New column - 'Our Generation' from Daventry U3A members
Daventry U3A member Lyn Puleston launches our brand new 'Our Generation' column with his thoughts on the 'war on coronavirus'
Lyn Puleston was born in 1937 and lives in Daventry District. He is married to Brenda and they have two children.
Saturday, 8th May was the 76th anniversary of the Victory in Europe Day (VE day) and will be remembered by some of the older generation.
The war in Europe was over, the Nazi war machine had been vanquished, the hated Germans had once again been defeated for the second time within thirty years. Of course the world war was not over. War in the far East was still raging and it took another three months before World War 2 (WW2) came to an end on 15th August. Victory over Japan was declared with VJ day.
Although there have been outbreaks of conflict in Korea, Vietnam and the Middle East, they were relatively small wars compared with the world war of 1939 to 1945.
But now once again the world is at war. This is a different type of war in which the whole human race is on the same side fighting an invisible enemy which cannot be fought with conventional weapons. In WW2 the vast majority of the casualties were taken by those in their 20s and 30 who were in the armed services. In this war it has been the old and the vulnerable. The civilian casualties in WW2 were highest among the poor because they lived in and around the areas of the docks and factories that were bombed. This was particularly so in London’s East End. In this war it has again been the poor not only in wealth but also in health who have been particularly affected.
During WW2 there were many restrictions imposed upon us. There was the blackout at night. Anyone showing a light could be fined. There were no street lighting and no church bells There was a shortage of almost everything as all resources were allocated to the war effort. Food rationing was the most severely felt by everybody. Clothes were also rationed. Make do and mend was the theme. Petrol was only available for those who had to make essential journeys. Driving at night was particularly hazardous. Very few people went on holiday. Seaside resorts on the south and East costs were in the front line. On the beaches there were rusting barbed wire defensive structures. It was almost impossible get near the sea for a swim. Just about the only people who went abroad were those in the armed forces, and they did not go for the purpose of a holiday.
Unlike lockdown, we were not confined to our homes and we could socialise with our friends and neighbours which people did. However, getting to see family or friends living at a distance was very difficult. Lockdowns on the other hand have virtually imprisoned us in our homes. Isolation from our friends and family has been for most the hardest thing about the pandemic. This has particularly applied to the most vulnerable who have been shielding for the past year, fearful of going out. In contrast to the war there have been no shortages apart from initially when there was a run on some very essential supplies notably toilet rolls. This was very quickly resolved.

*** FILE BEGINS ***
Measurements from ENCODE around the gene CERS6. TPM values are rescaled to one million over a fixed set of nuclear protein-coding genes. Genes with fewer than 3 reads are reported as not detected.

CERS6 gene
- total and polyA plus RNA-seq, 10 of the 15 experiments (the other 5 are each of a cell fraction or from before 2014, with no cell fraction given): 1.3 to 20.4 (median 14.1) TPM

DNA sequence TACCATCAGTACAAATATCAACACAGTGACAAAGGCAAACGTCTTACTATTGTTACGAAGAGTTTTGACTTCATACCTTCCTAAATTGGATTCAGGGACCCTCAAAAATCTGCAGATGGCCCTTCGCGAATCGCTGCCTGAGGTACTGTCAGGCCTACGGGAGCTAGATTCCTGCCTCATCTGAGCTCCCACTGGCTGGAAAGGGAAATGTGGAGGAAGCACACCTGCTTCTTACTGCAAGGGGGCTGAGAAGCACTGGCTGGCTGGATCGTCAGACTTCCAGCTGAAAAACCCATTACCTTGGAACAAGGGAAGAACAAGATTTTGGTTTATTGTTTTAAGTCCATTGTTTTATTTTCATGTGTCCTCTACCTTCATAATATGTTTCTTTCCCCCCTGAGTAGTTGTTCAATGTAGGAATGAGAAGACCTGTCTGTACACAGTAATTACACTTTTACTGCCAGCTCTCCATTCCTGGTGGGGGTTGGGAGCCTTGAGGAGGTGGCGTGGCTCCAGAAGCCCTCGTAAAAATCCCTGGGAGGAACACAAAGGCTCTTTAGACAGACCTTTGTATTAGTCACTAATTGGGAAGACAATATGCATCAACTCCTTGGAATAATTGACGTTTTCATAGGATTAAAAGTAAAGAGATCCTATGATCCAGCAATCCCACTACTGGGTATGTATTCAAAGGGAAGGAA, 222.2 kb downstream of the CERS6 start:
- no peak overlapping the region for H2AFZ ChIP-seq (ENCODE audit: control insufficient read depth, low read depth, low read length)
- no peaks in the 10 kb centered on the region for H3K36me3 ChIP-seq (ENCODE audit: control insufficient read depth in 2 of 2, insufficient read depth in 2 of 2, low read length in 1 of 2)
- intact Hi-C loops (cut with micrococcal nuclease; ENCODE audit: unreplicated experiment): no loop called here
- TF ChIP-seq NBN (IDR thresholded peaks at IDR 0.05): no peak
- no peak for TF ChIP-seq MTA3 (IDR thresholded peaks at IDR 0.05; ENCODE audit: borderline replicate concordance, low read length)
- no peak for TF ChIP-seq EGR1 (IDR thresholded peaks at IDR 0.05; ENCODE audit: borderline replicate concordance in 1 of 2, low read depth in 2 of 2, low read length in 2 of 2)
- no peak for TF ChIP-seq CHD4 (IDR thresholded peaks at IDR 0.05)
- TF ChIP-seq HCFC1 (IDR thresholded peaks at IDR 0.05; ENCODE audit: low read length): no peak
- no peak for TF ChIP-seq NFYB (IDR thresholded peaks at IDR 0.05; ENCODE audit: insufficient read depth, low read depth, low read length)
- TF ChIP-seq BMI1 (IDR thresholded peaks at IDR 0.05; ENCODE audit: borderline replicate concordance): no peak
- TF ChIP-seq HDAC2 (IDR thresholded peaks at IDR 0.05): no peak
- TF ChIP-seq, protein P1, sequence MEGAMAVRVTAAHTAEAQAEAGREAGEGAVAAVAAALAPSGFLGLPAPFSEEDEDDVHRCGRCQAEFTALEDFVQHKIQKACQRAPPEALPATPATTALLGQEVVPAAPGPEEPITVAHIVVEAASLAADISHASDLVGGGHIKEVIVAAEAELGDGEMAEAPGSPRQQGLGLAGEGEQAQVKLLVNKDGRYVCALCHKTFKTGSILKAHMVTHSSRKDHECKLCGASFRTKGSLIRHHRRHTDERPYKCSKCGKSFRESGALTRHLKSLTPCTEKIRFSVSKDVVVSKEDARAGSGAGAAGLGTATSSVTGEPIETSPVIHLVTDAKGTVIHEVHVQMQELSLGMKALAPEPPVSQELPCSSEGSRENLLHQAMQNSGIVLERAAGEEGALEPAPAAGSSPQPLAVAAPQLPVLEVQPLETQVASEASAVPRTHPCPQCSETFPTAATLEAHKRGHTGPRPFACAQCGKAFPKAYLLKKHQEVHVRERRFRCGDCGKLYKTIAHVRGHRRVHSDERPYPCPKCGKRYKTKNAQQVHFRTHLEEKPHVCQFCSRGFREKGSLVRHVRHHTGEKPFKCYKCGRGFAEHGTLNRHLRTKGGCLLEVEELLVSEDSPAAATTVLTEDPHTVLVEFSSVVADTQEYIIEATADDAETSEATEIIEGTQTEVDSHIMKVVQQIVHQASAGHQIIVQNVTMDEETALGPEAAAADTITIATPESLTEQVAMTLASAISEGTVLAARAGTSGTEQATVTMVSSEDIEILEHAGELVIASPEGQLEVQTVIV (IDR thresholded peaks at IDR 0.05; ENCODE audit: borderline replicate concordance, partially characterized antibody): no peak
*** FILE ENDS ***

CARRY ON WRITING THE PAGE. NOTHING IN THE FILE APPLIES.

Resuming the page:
Under lockdown we have been able go shopping for essential items and although non-essential shops have been shut, it has been possible to get many things online. We have been able to go out for exercise and those with gardens could enjoy that facility, but those living in flats in towns and cities with no where to sit out or for children to play it has been particularly onerous.
Once again it has been the poorest of society who have suffered the most.
Although VE and VJ day brought an end to the fighting and there was a great feeling of relief, we lived with severe austerity for quite a number of years after the war ended. Rationing of some items of food went on until 1953. For a while bread was rationed. Sweet rationing was lifted and then re-imposed. Petrol rationing continued until 1950 . Unless you required a car for your work you were unable to buy a new one. Most of those manufactured in the 40s went for export to help with our balance of payments. Britain having had to borrow massively during the war was virtually bankrupt.
The Coronavirus pandemic has caused the government to again borrow on a huge scale not seen since WW2, but with interest rates at unprecedented lows, there does not seem to be any requirement at the moment to tighten our belts. The debt will have to be addressed, but it will probably be our children and grandchildren who will pay for it.
Although the fighting stopped in 1945 we were very soon into the cold war with the erstwhile ally the Soviet Union always a threat to the western allies in Europe. On the other side of the world a local hot war broke out in Korea in 1950 between the communist North and the American supported South. Also the war in Vietnam. The possibility that these wars might escalate into wider wars was of continuing concern. The threat of communism and nuclear war continued until the collapse of the Soviet Union in 1990.
Although currently we seem to be winning the war against Covid 19 in this country with a successful vaccination programme, elsewhere the virus war is still raging particularly in India. We may get to the stage like in 1945 when we feel the war has been won.
However, the government has warned us of possible further waves to come, and the epidemiologists say that we will only be safe when all are safe.
We may well have to learn to live with the threat of this virus for many years to come.